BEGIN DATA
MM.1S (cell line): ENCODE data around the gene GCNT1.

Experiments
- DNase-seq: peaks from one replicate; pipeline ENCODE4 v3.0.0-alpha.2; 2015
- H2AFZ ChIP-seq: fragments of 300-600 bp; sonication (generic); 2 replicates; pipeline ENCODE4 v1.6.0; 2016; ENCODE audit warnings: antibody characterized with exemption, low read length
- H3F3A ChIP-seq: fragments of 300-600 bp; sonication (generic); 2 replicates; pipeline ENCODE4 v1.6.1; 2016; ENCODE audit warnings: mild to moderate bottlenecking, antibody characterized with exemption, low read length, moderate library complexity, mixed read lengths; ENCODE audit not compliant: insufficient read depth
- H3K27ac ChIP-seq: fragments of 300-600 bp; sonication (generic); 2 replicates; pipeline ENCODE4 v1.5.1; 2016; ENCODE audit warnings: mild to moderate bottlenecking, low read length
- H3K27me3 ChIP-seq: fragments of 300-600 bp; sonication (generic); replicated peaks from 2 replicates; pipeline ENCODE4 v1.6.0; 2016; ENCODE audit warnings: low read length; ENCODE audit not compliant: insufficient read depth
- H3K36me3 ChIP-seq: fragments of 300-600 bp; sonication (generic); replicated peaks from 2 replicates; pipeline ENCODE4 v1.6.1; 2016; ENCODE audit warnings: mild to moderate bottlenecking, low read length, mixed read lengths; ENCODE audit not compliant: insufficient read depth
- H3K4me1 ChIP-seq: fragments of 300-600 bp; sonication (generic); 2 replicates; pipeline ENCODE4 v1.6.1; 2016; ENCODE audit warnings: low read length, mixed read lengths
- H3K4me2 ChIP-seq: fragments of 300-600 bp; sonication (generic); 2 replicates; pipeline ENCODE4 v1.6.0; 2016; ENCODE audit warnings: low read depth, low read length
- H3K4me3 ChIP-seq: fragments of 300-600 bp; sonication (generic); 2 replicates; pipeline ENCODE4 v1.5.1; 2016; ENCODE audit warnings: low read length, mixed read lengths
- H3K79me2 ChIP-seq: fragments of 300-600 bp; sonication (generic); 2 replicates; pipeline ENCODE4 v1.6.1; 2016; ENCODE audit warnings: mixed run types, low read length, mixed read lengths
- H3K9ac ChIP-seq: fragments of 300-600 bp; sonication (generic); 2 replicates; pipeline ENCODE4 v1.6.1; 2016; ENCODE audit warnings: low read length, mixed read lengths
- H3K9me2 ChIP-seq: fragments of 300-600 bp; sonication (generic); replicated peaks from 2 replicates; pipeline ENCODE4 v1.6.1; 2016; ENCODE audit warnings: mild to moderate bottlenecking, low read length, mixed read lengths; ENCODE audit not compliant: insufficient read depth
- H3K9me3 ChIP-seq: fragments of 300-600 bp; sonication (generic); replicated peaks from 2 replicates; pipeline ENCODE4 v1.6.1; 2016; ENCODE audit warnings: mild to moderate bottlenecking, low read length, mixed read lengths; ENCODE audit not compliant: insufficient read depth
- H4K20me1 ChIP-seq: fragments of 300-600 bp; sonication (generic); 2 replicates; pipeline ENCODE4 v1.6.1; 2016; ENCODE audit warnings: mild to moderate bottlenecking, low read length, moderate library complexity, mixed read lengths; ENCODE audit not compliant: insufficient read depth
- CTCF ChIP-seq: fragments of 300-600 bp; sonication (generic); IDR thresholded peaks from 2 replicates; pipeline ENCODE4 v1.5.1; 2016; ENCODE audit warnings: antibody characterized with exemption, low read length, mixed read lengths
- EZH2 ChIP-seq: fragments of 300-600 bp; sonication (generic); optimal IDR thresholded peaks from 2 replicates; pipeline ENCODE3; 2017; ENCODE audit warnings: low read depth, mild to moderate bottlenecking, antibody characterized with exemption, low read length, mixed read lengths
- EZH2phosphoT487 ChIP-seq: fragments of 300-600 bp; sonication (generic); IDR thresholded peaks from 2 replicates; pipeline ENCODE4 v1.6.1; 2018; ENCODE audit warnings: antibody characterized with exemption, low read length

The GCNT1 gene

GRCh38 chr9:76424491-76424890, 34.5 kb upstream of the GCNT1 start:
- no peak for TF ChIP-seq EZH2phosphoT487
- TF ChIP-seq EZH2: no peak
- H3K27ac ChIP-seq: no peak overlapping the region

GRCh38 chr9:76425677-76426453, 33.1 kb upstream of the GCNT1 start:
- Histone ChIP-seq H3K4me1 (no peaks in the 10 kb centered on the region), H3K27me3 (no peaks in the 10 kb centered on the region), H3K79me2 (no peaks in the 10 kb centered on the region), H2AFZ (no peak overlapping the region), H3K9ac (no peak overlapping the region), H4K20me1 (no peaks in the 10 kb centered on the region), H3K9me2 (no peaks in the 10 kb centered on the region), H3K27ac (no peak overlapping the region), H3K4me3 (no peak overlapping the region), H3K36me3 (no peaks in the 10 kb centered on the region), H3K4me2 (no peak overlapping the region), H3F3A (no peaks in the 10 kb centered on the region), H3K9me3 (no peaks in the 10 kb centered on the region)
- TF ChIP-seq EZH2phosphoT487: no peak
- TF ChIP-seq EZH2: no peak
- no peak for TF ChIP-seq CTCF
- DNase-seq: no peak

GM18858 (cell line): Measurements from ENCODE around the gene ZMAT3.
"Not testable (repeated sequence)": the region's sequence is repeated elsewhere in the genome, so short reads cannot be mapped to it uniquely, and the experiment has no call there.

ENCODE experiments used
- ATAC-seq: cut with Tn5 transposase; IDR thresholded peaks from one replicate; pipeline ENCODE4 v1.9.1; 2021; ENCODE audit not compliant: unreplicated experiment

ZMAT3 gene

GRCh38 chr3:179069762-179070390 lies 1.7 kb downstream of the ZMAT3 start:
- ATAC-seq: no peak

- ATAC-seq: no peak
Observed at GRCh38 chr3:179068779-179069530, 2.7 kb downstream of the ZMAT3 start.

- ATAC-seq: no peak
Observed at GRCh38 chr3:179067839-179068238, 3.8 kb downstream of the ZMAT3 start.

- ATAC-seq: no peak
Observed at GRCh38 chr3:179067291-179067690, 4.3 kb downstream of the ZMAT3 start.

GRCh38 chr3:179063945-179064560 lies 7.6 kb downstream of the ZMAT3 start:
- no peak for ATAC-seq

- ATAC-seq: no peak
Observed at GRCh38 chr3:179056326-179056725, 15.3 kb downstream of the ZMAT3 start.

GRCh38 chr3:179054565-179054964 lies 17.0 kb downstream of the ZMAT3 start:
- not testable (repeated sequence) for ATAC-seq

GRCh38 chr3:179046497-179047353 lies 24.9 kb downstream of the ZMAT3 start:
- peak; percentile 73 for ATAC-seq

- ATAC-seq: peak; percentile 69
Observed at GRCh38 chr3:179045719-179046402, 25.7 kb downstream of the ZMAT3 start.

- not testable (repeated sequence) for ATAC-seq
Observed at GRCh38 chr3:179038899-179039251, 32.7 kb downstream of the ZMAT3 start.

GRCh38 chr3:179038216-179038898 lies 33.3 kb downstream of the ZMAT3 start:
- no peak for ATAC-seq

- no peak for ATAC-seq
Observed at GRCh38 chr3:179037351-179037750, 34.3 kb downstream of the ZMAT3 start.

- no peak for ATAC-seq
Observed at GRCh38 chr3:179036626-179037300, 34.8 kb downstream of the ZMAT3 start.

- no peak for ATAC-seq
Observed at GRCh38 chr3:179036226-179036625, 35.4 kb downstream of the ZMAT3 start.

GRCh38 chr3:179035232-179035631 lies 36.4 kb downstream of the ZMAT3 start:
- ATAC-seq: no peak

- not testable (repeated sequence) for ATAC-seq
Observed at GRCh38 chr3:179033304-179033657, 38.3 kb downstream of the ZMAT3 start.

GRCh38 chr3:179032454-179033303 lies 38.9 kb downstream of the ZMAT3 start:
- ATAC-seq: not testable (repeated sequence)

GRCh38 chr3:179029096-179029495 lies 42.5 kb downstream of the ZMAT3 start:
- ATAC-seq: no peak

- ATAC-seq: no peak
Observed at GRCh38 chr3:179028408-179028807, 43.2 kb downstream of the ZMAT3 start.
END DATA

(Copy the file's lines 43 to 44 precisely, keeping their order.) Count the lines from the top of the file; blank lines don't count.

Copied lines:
Observed at GRCh38 chr3:179067291-179067690, 4.3 kb downstream of the ZMAT3 start.

GRCh38 chr3:179063945-179064560 lies 7.6 kb downstream of the ZMAT3 start: